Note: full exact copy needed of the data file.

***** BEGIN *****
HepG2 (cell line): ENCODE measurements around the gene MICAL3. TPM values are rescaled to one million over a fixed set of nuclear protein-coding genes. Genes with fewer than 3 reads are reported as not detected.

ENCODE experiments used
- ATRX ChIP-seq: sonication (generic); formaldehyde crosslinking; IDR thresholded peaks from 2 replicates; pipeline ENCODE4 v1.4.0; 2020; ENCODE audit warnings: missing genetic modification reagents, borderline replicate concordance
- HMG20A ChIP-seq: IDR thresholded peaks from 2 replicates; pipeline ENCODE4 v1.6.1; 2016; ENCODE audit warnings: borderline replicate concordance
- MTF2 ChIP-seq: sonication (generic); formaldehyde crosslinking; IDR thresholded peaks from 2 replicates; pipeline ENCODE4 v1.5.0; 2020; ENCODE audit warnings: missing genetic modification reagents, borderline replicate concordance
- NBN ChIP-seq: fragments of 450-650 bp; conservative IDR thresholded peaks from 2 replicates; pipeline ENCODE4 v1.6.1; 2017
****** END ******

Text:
HepG2 (cell line): ENCODE measurements around the gene MICAL3. TPM values are rescaled to one million over a fixed set of nuclear protein-coding genes. Genes with fewer than 3 reads are reported as not detected.

ENCODE experiments used
- ATRX ChIP-seq: sonication (generic); formaldehyde crosslinking; IDR thresholded peaks from 2 replicates; pipeline ENCODE4 v1.4.0; 2020; ENCODE audit warnings: missing genetic modification reagents, borderline replicate concordance
- HMG20A ChIP-seq: IDR thresholded peaks from 2 replicates; pipeline ENCODE4 v1.6.1; 2016; ENCODE audit warnings: borderline replicate concordance
- MTF2 ChIP-seq: sonication (generic); formaldehyde crosslinking; IDR thresholded peaks from 2 replicates; pipeline ENCODE4 v1.5.0; 2020; ENCODE audit warnings: missing genetic modification reagents, borderline replicate concordance
- NBN ChIP-seq: fragments of 450-650 bp; conservative IDR thresholded peaks from 2 replicates; pipeline ENCODE4 v1.6.1; 2017